Argentina has a system of socialized medicine, where basic services are free and doctors are well trained, but the facilities are poorly maintained due to lack of funding. There are many private clinics in every city, and they are inexpensive by Western standards.
Is Argentina a healthy country?
Argentina is a modern country with good health and dental services. Sanitation and hygiene at restaurants is relatively high, and tap water is generally safe to drink throughout the country.
Is healthcare expensive in Argentina?
Healthcare in Argentina is not only incredibly affordable by North American standards – it also makes use of lots of medical equipment shipped from the U.S., one of its top import trading partners.
Is Argentina a good place to retire to?
Retiring in Argentina Comes With a Lot of Positives
Boasting stunning natural landscapes, a surprisingly European feel, and a cost of living that can be up to 75% lower than the U.S., it offers retirement-friendly visa options and is one of the least restrictive countries for foreigners to buy property.
Is Buenos Aires a safe place to live?
Buenos Aires is generally one of the safest cities to visit in South America. In the #beforetimes, Buenos Aires ranked as the third safest city in South America—and safer than Los Angeles, Mexico City, and Brussels. … Buenos Aires, like most metropolises, has its fair share of petty theft and scams.
Can you drink the water in Argentina?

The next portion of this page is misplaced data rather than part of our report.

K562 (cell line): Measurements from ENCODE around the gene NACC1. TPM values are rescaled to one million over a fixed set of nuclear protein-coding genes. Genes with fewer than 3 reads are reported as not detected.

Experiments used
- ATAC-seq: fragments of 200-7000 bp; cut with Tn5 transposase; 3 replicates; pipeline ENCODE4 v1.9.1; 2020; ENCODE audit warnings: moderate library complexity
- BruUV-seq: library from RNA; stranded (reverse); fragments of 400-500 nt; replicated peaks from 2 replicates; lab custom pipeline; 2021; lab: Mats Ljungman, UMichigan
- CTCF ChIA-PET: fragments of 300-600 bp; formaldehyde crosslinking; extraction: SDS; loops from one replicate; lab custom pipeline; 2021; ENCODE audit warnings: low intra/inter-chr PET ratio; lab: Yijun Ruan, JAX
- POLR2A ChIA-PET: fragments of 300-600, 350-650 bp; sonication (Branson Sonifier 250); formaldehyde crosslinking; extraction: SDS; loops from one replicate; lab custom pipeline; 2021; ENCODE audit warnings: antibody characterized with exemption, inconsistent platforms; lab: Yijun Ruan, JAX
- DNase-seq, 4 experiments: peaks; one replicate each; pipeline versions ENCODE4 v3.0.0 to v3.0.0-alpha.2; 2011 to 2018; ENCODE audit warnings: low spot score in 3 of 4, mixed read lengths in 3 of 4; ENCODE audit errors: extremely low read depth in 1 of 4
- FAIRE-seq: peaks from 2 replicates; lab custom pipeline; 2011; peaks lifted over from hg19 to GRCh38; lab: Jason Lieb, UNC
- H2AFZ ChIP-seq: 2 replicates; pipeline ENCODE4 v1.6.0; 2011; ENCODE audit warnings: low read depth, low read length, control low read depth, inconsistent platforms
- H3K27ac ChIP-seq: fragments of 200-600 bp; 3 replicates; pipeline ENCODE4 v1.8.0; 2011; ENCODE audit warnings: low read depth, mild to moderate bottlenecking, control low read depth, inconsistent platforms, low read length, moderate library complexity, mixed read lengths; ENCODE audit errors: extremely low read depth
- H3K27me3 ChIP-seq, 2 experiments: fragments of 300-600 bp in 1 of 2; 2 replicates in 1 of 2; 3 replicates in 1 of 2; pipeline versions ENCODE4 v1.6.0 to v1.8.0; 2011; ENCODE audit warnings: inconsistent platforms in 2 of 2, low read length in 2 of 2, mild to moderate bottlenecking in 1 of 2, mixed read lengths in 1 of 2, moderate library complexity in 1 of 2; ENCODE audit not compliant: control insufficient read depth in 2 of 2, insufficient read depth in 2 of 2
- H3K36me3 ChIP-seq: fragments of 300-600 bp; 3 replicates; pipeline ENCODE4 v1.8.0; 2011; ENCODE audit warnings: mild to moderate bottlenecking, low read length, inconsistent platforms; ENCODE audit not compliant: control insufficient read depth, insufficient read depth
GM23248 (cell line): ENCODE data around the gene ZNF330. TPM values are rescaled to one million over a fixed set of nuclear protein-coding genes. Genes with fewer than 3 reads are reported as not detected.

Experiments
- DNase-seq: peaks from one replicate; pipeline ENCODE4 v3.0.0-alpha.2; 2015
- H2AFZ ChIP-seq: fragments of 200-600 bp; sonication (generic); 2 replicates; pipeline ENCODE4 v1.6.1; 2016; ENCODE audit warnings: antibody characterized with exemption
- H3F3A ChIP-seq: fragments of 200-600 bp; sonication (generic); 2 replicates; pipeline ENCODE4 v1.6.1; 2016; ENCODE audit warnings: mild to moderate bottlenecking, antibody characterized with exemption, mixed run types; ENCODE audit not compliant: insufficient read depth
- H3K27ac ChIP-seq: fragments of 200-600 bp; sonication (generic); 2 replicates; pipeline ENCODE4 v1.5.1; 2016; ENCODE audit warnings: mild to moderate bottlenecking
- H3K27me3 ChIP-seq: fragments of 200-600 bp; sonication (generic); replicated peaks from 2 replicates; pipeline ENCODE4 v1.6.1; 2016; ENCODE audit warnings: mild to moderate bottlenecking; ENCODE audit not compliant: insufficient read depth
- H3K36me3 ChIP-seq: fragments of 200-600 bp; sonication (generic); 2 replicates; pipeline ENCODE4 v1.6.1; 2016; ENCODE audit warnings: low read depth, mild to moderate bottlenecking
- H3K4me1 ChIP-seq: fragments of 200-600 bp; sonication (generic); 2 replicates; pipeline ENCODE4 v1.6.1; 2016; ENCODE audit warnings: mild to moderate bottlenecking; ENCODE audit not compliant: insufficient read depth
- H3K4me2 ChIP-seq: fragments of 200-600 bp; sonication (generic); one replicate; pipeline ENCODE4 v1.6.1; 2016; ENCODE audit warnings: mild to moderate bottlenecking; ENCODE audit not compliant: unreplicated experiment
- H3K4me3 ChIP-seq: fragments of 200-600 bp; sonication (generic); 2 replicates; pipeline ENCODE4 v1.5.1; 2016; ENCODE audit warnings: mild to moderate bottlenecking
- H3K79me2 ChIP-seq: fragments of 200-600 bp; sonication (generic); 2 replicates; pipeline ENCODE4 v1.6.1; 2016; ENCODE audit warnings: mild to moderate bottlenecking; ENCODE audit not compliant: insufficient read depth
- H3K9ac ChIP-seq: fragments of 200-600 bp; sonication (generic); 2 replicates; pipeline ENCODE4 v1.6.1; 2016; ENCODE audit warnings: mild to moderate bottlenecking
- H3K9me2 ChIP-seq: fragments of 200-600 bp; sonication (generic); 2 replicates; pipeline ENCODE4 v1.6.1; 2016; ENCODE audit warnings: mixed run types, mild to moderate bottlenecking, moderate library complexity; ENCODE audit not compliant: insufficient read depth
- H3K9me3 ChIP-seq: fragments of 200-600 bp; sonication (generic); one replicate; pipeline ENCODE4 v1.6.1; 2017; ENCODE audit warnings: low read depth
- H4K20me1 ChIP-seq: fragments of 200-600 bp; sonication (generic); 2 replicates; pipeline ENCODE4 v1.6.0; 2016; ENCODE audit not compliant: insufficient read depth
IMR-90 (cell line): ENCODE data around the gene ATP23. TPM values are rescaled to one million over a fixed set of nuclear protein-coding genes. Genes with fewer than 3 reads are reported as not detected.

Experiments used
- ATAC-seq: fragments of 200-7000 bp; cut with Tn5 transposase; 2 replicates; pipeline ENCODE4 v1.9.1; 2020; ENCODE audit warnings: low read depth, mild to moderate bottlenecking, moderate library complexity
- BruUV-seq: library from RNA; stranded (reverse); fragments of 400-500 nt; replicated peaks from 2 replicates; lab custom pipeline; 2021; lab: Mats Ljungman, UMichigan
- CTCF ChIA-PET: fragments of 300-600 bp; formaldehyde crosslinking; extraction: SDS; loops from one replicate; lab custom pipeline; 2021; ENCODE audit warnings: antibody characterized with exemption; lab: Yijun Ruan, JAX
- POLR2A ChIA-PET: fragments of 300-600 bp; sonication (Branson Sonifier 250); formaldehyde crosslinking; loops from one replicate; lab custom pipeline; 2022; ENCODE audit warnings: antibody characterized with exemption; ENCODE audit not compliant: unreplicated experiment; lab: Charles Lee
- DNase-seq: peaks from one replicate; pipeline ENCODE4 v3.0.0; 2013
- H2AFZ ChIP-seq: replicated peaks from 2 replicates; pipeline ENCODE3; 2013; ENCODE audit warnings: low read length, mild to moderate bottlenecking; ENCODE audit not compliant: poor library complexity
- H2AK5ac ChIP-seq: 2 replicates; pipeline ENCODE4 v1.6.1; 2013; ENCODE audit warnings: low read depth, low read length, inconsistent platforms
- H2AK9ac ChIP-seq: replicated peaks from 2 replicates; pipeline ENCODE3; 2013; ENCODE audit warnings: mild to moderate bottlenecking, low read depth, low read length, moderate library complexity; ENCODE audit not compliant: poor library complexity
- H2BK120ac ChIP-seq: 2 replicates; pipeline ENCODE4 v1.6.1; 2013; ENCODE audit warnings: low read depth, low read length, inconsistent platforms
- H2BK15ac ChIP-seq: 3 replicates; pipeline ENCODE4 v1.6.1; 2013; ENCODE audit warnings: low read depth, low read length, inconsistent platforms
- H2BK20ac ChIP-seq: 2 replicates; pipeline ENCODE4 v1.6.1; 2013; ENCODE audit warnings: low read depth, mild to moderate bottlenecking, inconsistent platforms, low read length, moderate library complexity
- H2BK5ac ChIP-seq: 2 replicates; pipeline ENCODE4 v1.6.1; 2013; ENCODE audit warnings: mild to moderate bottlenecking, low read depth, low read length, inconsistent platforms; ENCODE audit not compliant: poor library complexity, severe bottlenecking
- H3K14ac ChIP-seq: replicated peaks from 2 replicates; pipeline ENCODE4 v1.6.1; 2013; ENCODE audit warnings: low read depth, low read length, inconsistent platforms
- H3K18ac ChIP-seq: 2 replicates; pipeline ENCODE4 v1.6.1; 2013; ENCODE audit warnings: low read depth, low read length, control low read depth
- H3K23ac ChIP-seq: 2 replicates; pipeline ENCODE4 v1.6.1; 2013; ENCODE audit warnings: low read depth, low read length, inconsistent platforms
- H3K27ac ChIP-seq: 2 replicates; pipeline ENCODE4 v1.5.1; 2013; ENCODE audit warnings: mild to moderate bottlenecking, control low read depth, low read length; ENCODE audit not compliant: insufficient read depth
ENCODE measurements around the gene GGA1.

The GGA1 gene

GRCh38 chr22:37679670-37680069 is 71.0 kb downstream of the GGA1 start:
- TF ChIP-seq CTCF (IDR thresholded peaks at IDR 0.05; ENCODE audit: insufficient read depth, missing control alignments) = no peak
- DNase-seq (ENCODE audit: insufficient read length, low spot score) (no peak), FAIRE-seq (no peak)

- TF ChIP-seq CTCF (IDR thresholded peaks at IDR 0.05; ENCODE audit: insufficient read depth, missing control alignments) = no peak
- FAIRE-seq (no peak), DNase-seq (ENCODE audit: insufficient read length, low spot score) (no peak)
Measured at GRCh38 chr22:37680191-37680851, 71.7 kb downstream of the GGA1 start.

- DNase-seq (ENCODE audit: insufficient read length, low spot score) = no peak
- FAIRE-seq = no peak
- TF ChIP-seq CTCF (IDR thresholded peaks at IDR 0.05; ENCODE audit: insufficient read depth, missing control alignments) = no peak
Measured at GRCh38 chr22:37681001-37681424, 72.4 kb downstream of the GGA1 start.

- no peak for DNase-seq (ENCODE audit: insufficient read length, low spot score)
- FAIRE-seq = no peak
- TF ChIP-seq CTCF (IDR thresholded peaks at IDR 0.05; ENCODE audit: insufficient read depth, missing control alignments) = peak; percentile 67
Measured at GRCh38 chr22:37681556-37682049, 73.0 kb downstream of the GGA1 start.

Is the water safe to drink? The tap water is safe to drink in Buenos Aires and most parts of the country. To be sure, ask your tour leader or the hotel/restaurant staff. Bottled water is readily available and should be used in remote rural areas.
Is college free in Argentina?
Note that undergraduate education at all Argentine public universities is tuition free and lead to professional degrees. So, these international students can obtain professional degrees free of cost. … Almost half of the total graduate students in this census were Colombian.
What diseases are common in Argentina?
Top Non-Communicable Diseases in Argentina
Risk factors include high blood pressure, obesity and alcohol and tobacco abuse. Cancer is the second leading cause of death in Argentina, constituting 21 percent of deaths. Lung cancer is particularly common, likely due to high rates of tobacco use, as well as air pollution.